Well, off to do my reading. The clock is ticking. Funeral tonight.

Gerald said...

How vile and despicable war seems to me! I would rather be hacked to pieces than take part in such an abominable business.
– Albert Einstein

We shop at Whole Foods and we bring a cloth bag and for each cloth 10 cents is deducted from the final bill. We usually have 3 or 4 bags. Whole Foods is the only store that will deduct cloth bags from the final bill. Plastic bags help us dispose of waste for pick up day.

DEN, good blog! Since we are a Nazi-fascist nation, Nazis who murder and commit war crimes will always be glorified.

Gerald said...

Nazi America worships Hitler Bush

Hitler Bush's lies aren't lies they are our warm fuzzies to keep us comfy and cozy at night.

Gerald said...

How to Sink America

Since our souls are wallowing in hell, now our physical bodies will wallow in a depression.

Gerald said...

Gerald and Dean Baker have concluded that war is not good for the economy and employment.

Baker concluded:

"It is often believed that wars and military spending increases are good for the economy. In fact, most economic models show that military spending diverts resources from productive uses, such as consumption and investment, and ultimately slows economic growth and reduces employment."

Gerald said...

Wishing Every Day Was Wednesday

Jack Williams enjoyed a near-meteoric rise to fame as a popular TV-new anchor in Boston, a top-tier media market. Then the Phi Beta Kappa scholar and father of six children realized that his fame and success could be put to work for others.

He was concerned about special-needs children in foster care, who, because they were older or had siblings or had physical or mental disabilities, had been passed over for adoption.

Williams’ own childhood had been idyllic: “I was loved and adored, and my idea of abuse was not getting any dessert.” He believed that every child needs a chance to love and be loved and to succeed.

Williams leveraged his on-air fame to launch “Wednesday’s Child,” a television feature that spotlighted special-needs children waiting to be adopted. In the show’s 25-year run, over 500 children have been placed with adoptive families.

Use your talents to help others and to show gratitude for your many blessings.

Be thankful. (Colossians 3:15)

Lord God, remind me that all good comes through You, and only You.

ò¿óarol said...

Gosh, I forgot to mention the one thing in the plastic bag article that prompted me to write about it here. A spokesman for a plastic bag maker said the plastic bags were better because you have to cut trees down to make the paper bags. Well, shut my mouth, isn't that awful!

Gerald, there must not be any Whole Foods up here in Lansing. Then again, I don't go cruising around Lansing very much. I'll have to ask my daughter if she's heard of them.

Gerald said...

A Mideast lesson for Bush
By H.D.S. Greenway
January 22, 2008

PRESIDENT BUSH'S trip to the Middle East last week seems to have been an effort to blow some air into his sagging, anti-Iranian balloon. His Sunni allies in the region are indeed worried about the rising power and belligerency of Shi'ite Iran, but they also know that it was Bush's war in Iraq that empowered Iran, and they are not sure they trust him to come up with a solution.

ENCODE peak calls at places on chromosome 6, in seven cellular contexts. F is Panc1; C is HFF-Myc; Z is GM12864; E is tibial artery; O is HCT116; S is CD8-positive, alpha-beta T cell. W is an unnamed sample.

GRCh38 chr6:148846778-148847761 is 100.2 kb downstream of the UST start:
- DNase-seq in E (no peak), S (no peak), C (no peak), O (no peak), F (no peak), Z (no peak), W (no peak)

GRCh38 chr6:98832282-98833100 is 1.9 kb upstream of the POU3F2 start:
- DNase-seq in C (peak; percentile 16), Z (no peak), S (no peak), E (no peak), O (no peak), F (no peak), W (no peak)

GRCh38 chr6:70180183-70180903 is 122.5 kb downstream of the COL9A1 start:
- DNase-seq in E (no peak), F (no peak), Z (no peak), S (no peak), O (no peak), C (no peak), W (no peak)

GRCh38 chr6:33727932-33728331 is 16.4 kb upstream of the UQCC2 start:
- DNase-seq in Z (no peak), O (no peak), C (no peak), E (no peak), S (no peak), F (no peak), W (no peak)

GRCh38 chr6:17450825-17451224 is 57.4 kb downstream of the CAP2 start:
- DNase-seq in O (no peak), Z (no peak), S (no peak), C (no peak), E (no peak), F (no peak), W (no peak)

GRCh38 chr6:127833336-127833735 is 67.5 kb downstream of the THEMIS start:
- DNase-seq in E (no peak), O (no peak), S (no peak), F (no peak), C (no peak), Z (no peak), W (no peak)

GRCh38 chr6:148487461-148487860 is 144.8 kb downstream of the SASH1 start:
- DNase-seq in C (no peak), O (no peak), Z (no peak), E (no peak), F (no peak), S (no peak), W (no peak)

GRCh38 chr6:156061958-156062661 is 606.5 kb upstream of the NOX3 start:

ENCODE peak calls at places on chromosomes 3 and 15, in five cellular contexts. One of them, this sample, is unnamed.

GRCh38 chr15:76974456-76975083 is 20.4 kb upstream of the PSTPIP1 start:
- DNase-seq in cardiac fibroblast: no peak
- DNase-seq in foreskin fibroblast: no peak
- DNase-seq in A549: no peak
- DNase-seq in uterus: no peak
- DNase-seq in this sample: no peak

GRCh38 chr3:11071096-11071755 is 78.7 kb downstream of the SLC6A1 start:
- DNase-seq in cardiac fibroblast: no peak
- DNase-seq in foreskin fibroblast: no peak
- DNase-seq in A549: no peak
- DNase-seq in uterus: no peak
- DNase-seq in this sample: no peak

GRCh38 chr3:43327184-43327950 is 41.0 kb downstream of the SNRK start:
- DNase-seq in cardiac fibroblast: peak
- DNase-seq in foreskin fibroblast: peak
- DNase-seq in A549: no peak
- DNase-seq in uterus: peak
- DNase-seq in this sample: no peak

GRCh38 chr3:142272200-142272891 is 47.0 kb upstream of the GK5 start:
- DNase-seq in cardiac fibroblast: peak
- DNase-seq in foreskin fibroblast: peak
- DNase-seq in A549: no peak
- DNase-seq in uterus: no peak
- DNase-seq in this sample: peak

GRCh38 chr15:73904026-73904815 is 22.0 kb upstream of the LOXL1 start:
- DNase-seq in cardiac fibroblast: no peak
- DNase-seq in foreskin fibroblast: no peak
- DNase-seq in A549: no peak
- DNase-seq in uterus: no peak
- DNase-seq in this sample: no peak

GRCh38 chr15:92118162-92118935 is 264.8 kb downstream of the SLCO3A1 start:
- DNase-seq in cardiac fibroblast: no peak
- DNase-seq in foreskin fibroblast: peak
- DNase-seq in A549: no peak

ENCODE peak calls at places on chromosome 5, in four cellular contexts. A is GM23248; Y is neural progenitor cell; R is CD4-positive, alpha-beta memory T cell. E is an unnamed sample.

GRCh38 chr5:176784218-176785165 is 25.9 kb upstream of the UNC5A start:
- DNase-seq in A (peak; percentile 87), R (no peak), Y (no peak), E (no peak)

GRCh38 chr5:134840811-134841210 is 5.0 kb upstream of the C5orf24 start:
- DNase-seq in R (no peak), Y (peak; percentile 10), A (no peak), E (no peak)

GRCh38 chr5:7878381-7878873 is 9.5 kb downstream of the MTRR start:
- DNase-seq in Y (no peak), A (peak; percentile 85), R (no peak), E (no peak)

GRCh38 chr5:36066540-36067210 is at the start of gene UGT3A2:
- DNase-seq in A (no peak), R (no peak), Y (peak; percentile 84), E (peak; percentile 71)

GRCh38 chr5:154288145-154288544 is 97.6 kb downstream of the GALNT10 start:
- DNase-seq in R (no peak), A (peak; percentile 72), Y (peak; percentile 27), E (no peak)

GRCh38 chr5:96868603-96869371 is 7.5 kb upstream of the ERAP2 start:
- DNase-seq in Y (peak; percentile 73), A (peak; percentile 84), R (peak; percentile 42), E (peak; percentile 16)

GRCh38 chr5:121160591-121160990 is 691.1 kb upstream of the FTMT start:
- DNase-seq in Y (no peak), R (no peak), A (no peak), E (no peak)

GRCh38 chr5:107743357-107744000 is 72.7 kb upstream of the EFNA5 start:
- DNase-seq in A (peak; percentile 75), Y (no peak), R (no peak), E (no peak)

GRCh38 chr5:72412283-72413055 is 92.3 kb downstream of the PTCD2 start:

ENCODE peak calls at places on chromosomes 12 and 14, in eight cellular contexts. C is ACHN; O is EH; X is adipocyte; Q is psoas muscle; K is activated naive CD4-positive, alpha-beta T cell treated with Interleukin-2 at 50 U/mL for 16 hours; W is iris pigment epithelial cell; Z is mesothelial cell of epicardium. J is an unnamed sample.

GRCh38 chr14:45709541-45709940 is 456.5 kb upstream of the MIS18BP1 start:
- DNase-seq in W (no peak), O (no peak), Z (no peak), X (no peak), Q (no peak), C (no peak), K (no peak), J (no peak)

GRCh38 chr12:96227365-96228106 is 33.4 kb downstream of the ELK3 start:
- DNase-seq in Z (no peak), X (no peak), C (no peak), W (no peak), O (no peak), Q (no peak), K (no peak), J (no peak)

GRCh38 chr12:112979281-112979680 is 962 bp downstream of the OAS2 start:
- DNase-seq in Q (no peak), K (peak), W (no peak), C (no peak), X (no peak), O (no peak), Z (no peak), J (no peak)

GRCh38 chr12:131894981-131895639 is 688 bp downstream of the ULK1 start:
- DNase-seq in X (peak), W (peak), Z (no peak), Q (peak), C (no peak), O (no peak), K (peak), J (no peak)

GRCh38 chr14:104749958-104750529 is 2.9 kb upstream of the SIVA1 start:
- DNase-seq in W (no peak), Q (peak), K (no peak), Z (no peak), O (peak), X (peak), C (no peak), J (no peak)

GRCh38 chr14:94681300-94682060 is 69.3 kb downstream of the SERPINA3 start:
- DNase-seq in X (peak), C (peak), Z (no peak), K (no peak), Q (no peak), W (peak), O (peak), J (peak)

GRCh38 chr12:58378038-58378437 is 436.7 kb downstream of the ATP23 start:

The much-heralded November meeting in Annapolis, Md., was, in the words of a BBC correspondent, "lots of hand shakes and tra-la-la, but not much substance." It was as if a peace process was the price of admission to coax a united Arab front against Iran.

Of course the famous intelligence estimate saying that Iran had ceased its efforts to attain nuclear weapons had, as a Dick Cheney loyalist said, "pulled the rug" out from under the bomb-Iran hawks. But Bush made it clear that he did not really believe his own intelligence agencies, saying that he thought that Iran was "trying to gain the know-how to make a weapon under the guise of a civilian nuclear program." And even Iran's knowledge of how to make a bomb is something Bush has promised to prevent.

Israel's prime minister, Ehud Olmert, had been hoping that Bush would carry out a bombing campaign against Iran before he left office - the theory being that no other administration, Republican or Democrat, would have the nerve or be so foolish. Undoubtedly there were questions raised about Israel bombing Iran on its own, but for that it would need America's help.

A more reflective president than Bush, however, might have learned from Israel's past miscalculations. More than 40 years have passed since Israel took the West Bank from Jordan, and Gaza from Egypt, and nothing but a long nightmare has come of it. There have been Israeli surges, and relatively quiet periods when violence subsided, but nothing has really worked to Israel's benefit. The long occupation of Palestinian territories has hurt not only Israel's interests, but America's as well. The same will be true of America's occupation of Iraq.

When the hawks in the Bush administration predicted that invading Iraq would be short and sweet, with Iraqis throwing rose petals at our troops, Bush might have recalled Israel's attempt to make Lebanon conform to its plans for a transformed Middle East 25 years go.

Those of us who saw Israel's drive to Beirut to oust Yasser Arafat and the Palestine Liberation Organization from Lebanon in 1982 also saw, in a remarkably short time, the early rose petals turn to Molotov cocktails and rocket-propelled grenades. The Israeli invasion of Lebanon spawned a far more dangerous and implacable foe than the PLO had ever been. Hezbollah is an organization that had not previously existed, and would never have existed had it not been for Israel's occupation.

Israel suffered for decades as it lingered on trying to control southern Lebanon. It lost men and material, but it also lost prestige as the rising resistance grew. In the end Israel abandoned its attempt to change Lebanon and the region with its tail between its legs.